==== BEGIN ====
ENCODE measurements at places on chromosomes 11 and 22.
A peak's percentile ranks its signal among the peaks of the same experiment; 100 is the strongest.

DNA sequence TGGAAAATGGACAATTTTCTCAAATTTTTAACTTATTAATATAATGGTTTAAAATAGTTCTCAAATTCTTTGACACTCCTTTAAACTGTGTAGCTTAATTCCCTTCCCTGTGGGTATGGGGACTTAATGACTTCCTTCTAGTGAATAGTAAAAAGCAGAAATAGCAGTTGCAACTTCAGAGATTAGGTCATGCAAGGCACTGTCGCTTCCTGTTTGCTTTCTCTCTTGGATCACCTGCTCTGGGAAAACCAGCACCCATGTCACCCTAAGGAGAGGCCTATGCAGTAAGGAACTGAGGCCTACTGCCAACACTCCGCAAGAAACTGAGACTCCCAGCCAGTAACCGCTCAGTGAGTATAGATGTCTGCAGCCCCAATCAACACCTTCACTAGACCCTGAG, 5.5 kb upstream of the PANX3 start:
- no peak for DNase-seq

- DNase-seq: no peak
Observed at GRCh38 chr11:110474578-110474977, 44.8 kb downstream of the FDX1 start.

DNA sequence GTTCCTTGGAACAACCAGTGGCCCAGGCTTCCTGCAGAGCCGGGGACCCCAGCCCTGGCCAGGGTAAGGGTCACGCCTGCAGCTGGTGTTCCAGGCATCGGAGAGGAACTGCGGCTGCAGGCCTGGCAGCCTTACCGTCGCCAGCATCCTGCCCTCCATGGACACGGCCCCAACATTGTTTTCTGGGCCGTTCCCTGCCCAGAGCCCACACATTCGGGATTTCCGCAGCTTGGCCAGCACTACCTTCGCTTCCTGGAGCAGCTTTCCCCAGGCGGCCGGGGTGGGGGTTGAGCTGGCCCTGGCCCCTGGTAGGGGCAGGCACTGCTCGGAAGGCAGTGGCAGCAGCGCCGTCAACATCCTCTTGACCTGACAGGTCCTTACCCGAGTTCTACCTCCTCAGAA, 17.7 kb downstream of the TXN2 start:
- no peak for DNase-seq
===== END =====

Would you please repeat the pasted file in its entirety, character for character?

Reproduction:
ENCODE measurements at places on chromosomes 11 and 22.
A peak's percentile ranks its signal among the peaks of the same experiment; 100 is the strongest.

DNA sequence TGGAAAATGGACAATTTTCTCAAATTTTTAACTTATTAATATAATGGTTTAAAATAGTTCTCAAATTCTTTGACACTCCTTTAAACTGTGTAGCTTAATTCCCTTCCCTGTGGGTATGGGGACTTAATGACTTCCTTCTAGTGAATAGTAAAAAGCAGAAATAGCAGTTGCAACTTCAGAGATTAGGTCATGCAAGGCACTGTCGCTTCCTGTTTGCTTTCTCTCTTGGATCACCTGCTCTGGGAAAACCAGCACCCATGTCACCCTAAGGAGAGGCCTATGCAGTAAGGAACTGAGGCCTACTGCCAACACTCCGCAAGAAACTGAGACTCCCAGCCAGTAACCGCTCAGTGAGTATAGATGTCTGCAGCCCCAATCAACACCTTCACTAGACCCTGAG, 5.5 kb upstream of the PANX3 start:
- no peak for DNase-seq

- DNase-seq: no peak
Observed at GRCh38 chr11:110474578-110474977, 44.8 kb downstream of the FDX1 start.

DNA sequence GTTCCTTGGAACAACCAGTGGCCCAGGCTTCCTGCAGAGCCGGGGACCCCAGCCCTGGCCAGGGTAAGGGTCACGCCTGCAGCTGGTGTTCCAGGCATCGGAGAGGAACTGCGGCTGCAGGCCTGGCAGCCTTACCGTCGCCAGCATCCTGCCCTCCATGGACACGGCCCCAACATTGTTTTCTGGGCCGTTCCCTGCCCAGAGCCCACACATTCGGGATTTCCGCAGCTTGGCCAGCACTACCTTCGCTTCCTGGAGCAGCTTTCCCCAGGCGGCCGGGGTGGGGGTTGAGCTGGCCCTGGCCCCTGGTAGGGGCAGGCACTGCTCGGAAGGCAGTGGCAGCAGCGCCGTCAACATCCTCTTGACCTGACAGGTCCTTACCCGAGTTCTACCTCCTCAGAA, 17.7 kb downstream of the TXN2 start:
- no peak for DNase-seq